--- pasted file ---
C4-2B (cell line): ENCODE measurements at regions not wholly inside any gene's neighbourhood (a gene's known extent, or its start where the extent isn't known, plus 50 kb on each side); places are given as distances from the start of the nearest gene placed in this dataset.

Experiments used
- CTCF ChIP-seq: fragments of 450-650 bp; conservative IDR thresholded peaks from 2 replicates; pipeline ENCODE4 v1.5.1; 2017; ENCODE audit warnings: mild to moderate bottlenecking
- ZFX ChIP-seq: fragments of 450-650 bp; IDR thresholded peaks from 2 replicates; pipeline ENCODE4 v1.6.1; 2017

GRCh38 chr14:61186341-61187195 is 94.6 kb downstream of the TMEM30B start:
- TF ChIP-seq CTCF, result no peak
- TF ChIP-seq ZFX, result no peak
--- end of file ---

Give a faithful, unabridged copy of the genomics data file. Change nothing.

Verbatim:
C4-2B (cell line): ENCODE measurements at regions not wholly inside any gene's neighbourhood (a gene's known extent, or its start where the extent isn't known, plus 50 kb on each side); places are given as distances from the start of the nearest gene placed in this dataset.

Experiments used
- CTCF ChIP-seq: fragments of 450-650 bp; conservative IDR thresholded peaks from 2 replicates; pipeline ENCODE4 v1.5.1; 2017; ENCODE audit warnings: mild to moderate bottlenecking
- ZFX ChIP-seq: fragments of 450-650 bp; IDR thresholded peaks from 2 replicates; pipeline ENCODE4 v1.6.1; 2017

GRCh38 chr14:61186341-61187195 is 94.6 kb downstream of the TMEM30B start:
- TF ChIP-seq CTCF, result no peak
- TF ChIP-seq ZFX, result no peak